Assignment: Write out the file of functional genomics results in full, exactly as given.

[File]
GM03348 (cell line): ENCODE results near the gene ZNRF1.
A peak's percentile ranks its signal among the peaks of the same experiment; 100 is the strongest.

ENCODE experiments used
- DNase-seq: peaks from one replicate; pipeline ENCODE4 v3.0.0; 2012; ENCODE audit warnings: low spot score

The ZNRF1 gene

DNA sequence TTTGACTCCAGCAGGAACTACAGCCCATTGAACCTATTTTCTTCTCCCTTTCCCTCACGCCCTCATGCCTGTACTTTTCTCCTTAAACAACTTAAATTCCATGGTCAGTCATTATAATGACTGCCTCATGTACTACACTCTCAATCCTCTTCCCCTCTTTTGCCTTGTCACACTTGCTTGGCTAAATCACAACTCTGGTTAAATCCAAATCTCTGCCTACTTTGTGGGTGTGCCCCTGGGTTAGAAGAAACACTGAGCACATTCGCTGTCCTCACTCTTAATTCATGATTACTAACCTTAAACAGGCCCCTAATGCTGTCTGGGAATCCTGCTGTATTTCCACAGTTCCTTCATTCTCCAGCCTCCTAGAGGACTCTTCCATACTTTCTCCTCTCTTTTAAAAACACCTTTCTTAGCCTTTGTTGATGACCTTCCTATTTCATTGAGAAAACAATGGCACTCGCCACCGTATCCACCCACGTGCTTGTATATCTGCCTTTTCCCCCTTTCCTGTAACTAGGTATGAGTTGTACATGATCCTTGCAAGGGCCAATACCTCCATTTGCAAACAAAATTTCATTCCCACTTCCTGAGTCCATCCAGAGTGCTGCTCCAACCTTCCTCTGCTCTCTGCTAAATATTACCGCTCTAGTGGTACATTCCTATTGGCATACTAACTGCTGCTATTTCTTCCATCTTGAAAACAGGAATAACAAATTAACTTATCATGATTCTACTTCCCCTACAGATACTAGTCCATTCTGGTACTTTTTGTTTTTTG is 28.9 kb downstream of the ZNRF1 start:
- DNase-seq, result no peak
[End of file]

GM03348 (cell line): ENCODE results near the gene ZNRF1.
A peak's percentile ranks its signal among the peaks of the same experiment; 100 is the strongest.

ENCODE experiments used
- DNase-seq: peaks from one replicate; pipeline ENCODE4 v3.0.0; 2012; ENCODE audit warnings: low spot score

The ZNRF1 gene

DNA sequence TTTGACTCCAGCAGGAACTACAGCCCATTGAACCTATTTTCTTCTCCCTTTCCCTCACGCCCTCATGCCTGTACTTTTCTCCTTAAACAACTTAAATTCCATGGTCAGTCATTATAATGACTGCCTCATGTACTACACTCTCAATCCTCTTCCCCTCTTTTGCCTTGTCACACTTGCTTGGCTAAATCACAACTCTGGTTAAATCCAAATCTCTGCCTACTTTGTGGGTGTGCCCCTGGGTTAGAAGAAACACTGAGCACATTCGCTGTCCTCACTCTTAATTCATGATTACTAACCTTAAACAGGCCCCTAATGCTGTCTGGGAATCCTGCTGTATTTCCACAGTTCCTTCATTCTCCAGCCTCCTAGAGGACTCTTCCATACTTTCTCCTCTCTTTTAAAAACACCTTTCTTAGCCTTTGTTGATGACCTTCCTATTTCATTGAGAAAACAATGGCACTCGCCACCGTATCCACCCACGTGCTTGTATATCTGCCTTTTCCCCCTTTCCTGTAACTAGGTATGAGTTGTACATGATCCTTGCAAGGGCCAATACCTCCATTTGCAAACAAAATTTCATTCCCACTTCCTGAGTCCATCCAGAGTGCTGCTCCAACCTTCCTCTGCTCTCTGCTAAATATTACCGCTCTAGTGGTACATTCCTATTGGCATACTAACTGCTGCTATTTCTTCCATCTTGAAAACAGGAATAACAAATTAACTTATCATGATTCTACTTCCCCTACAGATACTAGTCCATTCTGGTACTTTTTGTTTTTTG is 28.9 kb downstream of the ZNRF1 start:
- DNase-seq, result no peak